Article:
Invasive Species Compendium

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Abstract Full Text

Body weight and growths curve parameters evaluation of three chicken genotypes (Gallus gallus domesticus) reared in claustration.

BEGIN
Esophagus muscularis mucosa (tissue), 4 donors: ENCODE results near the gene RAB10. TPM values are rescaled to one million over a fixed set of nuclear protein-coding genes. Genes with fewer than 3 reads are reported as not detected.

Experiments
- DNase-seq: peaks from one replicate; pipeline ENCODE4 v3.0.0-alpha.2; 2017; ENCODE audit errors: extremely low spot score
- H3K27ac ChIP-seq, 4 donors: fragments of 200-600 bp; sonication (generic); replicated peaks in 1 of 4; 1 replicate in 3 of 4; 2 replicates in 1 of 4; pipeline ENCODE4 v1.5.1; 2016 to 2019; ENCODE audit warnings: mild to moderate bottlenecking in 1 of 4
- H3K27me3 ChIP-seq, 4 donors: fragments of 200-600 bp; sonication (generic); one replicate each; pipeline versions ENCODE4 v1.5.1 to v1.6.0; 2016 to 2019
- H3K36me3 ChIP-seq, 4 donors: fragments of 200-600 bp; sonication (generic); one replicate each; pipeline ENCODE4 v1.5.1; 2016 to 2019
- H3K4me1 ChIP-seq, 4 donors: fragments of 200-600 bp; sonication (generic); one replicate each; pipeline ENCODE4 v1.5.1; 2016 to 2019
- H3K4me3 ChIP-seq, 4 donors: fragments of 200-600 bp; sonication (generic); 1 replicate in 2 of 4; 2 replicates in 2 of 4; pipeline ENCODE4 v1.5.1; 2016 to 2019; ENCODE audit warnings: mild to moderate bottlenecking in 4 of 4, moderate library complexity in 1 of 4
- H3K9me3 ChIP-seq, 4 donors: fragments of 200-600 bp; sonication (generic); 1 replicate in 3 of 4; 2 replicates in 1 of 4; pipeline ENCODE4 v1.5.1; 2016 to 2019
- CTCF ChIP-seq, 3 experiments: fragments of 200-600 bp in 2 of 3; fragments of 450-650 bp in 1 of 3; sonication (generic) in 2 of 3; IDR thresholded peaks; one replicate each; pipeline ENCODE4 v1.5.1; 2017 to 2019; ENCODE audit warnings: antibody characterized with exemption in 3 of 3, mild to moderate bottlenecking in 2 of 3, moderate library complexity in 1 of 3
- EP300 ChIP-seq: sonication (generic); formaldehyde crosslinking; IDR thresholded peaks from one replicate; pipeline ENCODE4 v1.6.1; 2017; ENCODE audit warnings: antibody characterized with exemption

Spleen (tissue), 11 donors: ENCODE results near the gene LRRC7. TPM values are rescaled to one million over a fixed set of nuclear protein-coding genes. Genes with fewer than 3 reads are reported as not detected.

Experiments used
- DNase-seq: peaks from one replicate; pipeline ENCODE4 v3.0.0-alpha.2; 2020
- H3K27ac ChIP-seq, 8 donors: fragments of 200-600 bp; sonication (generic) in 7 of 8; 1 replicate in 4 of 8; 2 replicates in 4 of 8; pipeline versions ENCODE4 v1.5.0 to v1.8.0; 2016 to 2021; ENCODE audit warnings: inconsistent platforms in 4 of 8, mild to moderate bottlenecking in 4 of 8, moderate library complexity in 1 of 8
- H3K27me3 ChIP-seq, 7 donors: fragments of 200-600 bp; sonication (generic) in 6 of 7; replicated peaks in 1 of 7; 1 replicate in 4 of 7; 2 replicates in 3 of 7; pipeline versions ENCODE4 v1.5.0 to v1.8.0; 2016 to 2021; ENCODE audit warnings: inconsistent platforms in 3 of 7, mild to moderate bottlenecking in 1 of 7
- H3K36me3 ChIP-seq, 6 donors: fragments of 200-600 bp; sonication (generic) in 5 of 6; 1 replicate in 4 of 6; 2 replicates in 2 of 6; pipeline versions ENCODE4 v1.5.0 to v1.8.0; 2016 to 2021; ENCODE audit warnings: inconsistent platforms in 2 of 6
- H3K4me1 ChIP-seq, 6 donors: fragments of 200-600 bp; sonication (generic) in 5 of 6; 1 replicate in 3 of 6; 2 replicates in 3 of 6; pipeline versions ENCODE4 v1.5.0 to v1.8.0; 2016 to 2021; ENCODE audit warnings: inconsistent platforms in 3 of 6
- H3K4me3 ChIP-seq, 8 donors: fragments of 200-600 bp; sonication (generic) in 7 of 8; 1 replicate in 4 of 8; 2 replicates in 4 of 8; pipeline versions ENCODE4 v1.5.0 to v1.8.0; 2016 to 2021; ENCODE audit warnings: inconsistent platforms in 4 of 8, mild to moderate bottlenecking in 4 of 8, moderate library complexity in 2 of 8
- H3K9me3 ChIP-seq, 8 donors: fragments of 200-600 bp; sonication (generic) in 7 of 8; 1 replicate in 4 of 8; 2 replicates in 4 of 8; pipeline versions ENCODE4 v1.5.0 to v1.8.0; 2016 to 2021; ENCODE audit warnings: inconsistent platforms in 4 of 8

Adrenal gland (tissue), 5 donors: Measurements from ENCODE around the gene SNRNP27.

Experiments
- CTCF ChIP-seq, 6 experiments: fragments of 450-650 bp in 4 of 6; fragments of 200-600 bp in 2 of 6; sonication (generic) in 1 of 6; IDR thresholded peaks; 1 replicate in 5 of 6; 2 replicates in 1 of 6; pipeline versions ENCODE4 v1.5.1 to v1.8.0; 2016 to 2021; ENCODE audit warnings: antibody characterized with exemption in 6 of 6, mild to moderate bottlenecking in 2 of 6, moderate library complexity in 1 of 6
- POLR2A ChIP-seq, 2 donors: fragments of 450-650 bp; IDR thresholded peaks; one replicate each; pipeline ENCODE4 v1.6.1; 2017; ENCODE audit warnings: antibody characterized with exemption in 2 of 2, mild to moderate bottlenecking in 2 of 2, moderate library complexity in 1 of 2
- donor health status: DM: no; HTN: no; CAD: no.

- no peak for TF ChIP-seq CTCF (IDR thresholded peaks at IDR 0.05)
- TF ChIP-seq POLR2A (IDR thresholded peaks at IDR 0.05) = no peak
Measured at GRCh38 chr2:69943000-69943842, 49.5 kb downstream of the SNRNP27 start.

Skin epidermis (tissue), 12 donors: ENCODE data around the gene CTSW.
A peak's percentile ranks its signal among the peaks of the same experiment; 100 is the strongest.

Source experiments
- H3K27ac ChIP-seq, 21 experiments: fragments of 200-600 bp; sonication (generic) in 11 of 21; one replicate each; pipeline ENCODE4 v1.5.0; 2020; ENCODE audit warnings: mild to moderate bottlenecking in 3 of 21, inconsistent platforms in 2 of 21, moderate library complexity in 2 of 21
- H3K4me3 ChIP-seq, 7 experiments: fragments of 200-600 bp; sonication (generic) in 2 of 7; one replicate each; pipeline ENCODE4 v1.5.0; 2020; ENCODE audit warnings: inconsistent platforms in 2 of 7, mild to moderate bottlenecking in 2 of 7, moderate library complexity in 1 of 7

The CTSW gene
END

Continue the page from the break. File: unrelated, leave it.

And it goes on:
Objective: The current study was undertaken to evaluate intensively reared indigenous slow-growing normally feathered (I-nana), commercial heterozygous naked neck (C-Nana), and commercial normally feathered (C-nana) chicken for their body weight and growth curve parameters. Material and methods: A total of 132 birds were used in this study. Specifically, chickens flock consisting of 21 I-nana (8 males and 13 females), 20 C-Nana (8 males and 12 females) and 91 C-nana chickens (32 males and 59 females) were marked individually and reared together in a single room under uniform feeding, care and management. Body weight of individual hen and rooster of each genotype was measured weekly up to 12 weeks of age and then at 30 weeks of age. Parameters of growth curve were determined using Gompertz's equation. Results: Commercial heterozygous naked neck and commercial normally feathered chickens exhibited significantly (P<0.01) higher daily weight gain (DWG) than indigenous normally feathered counterparts at the first two phases of growth during 12 weeks of age (the DWG1-3 wk for C-Nana, C-nana and I-nana were 04.46±0.93 gm, 05.01±1.10 gm and 02.38±0.78 gm, respectively, and DWG3-12 wk for C-Nana, C-nana and I-nana were 16.60±3.70 gm, 16.23±3.4 gm and 08.01±1.74 gm, respectively). However, at the third phase of growth 12 through 30 weeks of age, the normally feathered indigenous chickens (I-nana) had a significantly (P<0.01) higher DWG12-30 wk (02.91±0.81 gm) when compared with C-nana (02.53±1.25 gm). The growth curves of chickens showed out distinctive inflexion points at 46.91d, 50.68d and 51.22d (P<0.01) for three different C-nana, C-Nana and I-nana genotypes, respectively. The maturation rate per day was low for indigenous normally feathered birds (0.0282 gm), medium for commercial heterozygous naked neck and high for commercial normally feathered (0.0304 gm) chickens. The asymptotic weights were 823.7 gm, 1594.2 gm and 1506.9 gm for normally feathered indigenous, commercial naked neck and normally feathered chickens, respectively (P<0.01). Initial specific growth rate of commercial normally feathered (0.1676 gm) and naked neck (0.1479 gm) chickens were higher than that of normally feathered indigenous counterparts (0.1196 gm). Conclusion: The findings of the study reveal that the growth of normally feathered indigenous genotype was lower than those of commercial naked neck and commercial normally feathered chickens. However, the indigenous feathered chickens showed higher growth rate during the last phase of growth compared with the commercial feathered chickens. The estimate of the curve parameters seems to be an important tool for the selection of slow-growing traditional chickens for improvement.